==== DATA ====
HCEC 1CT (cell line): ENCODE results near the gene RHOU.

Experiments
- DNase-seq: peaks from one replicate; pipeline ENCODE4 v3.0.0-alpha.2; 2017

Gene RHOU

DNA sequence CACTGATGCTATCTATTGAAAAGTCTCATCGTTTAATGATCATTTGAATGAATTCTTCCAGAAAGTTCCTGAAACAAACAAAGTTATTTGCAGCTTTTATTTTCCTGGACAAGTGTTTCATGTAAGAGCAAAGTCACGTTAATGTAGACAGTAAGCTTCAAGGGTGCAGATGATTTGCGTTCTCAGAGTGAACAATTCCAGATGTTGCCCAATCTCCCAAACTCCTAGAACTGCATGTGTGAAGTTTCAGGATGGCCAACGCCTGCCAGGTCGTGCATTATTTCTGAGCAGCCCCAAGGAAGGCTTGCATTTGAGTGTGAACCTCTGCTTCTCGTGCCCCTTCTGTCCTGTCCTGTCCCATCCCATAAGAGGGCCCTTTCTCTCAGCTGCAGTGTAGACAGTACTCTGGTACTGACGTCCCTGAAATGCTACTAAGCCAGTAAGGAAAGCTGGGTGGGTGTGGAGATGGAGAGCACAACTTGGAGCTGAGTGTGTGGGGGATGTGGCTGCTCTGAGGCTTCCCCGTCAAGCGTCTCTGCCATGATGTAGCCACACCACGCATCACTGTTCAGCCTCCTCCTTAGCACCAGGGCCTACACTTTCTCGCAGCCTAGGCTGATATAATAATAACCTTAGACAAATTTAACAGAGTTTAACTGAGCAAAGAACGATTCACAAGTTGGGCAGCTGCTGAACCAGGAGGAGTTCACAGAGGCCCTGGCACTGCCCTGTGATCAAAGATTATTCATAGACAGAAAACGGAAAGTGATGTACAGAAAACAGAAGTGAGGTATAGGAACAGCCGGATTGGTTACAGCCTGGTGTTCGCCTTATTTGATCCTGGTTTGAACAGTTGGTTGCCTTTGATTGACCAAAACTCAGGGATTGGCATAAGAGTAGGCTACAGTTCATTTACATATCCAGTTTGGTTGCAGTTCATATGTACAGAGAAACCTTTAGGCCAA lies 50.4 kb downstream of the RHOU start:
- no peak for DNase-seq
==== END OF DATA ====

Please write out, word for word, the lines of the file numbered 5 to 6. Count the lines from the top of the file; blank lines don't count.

DNA sequence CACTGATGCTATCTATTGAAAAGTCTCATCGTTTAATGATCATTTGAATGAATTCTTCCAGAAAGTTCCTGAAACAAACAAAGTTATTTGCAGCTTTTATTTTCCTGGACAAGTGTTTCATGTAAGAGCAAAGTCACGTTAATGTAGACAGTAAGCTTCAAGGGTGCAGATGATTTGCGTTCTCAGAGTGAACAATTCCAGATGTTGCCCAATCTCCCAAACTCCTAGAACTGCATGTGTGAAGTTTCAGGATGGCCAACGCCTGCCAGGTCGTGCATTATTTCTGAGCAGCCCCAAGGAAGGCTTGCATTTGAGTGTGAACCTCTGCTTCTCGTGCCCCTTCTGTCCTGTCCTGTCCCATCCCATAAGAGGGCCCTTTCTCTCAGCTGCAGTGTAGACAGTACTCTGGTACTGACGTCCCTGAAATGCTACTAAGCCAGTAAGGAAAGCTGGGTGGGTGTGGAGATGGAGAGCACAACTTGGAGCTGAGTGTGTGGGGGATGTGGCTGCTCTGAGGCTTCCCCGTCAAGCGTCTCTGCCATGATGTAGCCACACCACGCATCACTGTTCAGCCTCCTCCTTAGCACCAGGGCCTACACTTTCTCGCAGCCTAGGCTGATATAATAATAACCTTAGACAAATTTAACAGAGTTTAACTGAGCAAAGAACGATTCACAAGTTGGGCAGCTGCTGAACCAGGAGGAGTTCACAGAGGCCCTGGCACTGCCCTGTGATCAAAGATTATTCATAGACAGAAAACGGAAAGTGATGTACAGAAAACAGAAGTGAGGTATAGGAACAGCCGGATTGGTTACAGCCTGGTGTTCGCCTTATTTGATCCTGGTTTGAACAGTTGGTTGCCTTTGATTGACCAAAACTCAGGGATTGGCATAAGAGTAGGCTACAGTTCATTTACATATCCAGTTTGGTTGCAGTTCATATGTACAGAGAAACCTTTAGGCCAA lies 50.4 kb downstream of the RHOU start:
- no peak for DNase-seq